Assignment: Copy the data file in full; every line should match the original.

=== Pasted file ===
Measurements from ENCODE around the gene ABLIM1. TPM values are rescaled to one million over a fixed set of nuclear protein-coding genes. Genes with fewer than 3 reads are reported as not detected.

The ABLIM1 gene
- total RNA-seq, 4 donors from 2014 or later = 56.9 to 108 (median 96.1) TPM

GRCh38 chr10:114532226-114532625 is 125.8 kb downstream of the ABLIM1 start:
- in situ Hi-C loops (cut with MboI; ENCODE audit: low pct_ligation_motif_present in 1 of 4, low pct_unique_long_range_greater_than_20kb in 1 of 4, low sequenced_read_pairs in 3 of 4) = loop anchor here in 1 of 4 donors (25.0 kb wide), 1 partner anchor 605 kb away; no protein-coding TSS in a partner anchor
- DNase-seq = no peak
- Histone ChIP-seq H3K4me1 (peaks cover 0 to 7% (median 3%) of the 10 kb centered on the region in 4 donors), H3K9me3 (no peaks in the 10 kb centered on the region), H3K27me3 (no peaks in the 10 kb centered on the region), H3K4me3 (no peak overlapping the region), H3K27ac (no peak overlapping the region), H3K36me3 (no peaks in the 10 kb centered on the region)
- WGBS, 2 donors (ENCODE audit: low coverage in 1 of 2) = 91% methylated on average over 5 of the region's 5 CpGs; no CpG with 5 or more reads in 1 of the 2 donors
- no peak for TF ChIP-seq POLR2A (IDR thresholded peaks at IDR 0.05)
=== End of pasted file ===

Measurements from ENCODE around the gene ABLIM1. TPM values are rescaled to one million over a fixed set of nuclear protein-coding genes. Genes with fewer than 3 reads are reported as not detected.

The ABLIM1 gene
- total RNA-seq, 4 donors from 2014 or later = 56.9 to 108 (median 96.1) TPM

GRCh38 chr10:114532226-114532625 is 125.8 kb downstream of the ABLIM1 start:
- in situ Hi-C loops (cut with MboI; ENCODE audit: low pct_ligation_motif_present in 1 of 4, low pct_unique_long_range_greater_than_20kb in 1 of 4, low sequenced_read_pairs in 3 of 4) = loop anchor here in 1 of 4 donors (25.0 kb wide), 1 partner anchor 605 kb away; no protein-coding TSS in a partner anchor
- DNase-seq = no peak
- Histone ChIP-seq H3K4me1 (peaks cover 0 to 7% (median 3%) of the 10 kb centered on the region in 4 donors), H3K9me3 (no peaks in the 10 kb centered on the region), H3K27me3 (no peaks in the 10 kb centered on the region), H3K4me3 (no peak overlapping the region), H3K27ac (no peak overlapping the region), H3K36me3 (no peaks in the 10 kb centered on the region)
- WGBS, 2 donors (ENCODE audit: low coverage in 1 of 2) = 91% methylated on average over 5 of the region's 5 CpGs; no CpG with 5 or more reads in 1 of the 2 donors
- no peak for TF ChIP-seq POLR2A (IDR thresholded peaks at IDR 0.05)